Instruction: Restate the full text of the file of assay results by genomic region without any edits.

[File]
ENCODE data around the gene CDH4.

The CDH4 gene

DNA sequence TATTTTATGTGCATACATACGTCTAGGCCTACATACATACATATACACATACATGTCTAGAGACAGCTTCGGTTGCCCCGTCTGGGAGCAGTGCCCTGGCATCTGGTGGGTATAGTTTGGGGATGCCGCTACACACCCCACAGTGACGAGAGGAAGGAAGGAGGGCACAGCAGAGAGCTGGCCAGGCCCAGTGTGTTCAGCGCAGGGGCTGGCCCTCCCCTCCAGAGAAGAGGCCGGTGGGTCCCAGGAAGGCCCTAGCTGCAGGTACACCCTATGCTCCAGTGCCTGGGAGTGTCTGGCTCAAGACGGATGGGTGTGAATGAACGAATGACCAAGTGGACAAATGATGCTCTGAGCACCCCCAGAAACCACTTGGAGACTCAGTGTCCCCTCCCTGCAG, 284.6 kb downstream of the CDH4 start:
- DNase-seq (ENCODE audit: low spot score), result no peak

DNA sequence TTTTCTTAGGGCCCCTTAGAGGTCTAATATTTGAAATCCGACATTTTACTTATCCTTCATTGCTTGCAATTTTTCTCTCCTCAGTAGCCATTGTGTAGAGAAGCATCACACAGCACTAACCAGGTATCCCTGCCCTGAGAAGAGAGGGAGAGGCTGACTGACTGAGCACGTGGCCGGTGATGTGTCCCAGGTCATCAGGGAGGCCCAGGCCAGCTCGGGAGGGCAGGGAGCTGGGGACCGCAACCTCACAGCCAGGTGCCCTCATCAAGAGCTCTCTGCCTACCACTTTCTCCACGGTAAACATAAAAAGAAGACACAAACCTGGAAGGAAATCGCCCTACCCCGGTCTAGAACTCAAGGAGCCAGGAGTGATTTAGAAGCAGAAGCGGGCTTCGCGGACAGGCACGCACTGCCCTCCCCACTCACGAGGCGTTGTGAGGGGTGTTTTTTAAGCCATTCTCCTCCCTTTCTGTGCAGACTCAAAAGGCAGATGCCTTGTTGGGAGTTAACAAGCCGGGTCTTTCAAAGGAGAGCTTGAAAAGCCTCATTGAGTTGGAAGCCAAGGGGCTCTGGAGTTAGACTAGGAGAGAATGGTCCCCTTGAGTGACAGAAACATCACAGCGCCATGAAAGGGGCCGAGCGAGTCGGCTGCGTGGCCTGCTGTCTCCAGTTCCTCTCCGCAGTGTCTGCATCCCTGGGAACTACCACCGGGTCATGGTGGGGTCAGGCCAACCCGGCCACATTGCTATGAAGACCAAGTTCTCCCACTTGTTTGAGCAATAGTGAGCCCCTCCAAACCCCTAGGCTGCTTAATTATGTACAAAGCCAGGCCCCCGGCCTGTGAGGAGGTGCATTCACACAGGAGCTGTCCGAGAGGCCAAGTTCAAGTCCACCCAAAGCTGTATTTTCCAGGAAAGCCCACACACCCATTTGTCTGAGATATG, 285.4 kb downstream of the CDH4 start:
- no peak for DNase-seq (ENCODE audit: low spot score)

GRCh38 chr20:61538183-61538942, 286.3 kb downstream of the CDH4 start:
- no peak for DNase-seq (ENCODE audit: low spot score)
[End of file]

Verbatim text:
ENCODE data around the gene CDH4.

The CDH4 gene

DNA sequence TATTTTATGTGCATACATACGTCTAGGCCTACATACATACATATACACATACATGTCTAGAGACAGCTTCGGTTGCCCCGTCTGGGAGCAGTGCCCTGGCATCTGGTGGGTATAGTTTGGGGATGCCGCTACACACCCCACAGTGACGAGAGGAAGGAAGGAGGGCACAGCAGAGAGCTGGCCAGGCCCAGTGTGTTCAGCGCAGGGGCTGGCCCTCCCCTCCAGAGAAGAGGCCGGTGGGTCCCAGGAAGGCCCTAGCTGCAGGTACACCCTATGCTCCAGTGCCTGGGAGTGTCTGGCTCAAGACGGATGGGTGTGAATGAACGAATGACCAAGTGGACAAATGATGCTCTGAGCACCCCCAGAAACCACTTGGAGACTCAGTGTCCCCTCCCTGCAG, 284.6 kb downstream of the CDH4 start:
- DNase-seq (ENCODE audit: low spot score), result no peak

DNA sequence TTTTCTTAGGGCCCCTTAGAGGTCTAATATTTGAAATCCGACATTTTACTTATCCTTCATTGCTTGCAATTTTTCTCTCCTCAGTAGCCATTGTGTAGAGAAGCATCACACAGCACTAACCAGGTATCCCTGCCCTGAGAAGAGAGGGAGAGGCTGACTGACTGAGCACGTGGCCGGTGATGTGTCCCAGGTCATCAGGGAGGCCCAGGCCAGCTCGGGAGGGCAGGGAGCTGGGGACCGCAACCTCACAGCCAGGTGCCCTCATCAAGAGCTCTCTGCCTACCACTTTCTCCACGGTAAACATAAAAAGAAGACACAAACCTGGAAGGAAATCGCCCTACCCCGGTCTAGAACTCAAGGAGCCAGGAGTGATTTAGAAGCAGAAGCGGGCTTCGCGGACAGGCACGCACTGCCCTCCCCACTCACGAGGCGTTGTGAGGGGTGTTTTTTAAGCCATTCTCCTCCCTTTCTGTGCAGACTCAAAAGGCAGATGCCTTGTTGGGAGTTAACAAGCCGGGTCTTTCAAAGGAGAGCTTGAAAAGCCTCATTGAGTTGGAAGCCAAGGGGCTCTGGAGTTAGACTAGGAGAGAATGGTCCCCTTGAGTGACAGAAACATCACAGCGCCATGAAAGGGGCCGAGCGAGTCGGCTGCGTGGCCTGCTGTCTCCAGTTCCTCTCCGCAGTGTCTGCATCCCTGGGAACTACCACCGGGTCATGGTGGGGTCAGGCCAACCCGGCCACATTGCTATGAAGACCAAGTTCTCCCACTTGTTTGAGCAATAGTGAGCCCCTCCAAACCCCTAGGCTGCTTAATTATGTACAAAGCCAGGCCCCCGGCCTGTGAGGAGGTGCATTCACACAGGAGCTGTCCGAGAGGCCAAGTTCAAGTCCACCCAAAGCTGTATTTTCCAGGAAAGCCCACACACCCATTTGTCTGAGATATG, 285.4 kb downstream of the CDH4 start:
- no peak for DNase-seq (ENCODE audit: low spot score)

GRCh38 chr20:61538183-61538942, 286.3 kb downstream of the CDH4 start:
- no peak for DNase-seq (ENCODE audit: low spot score)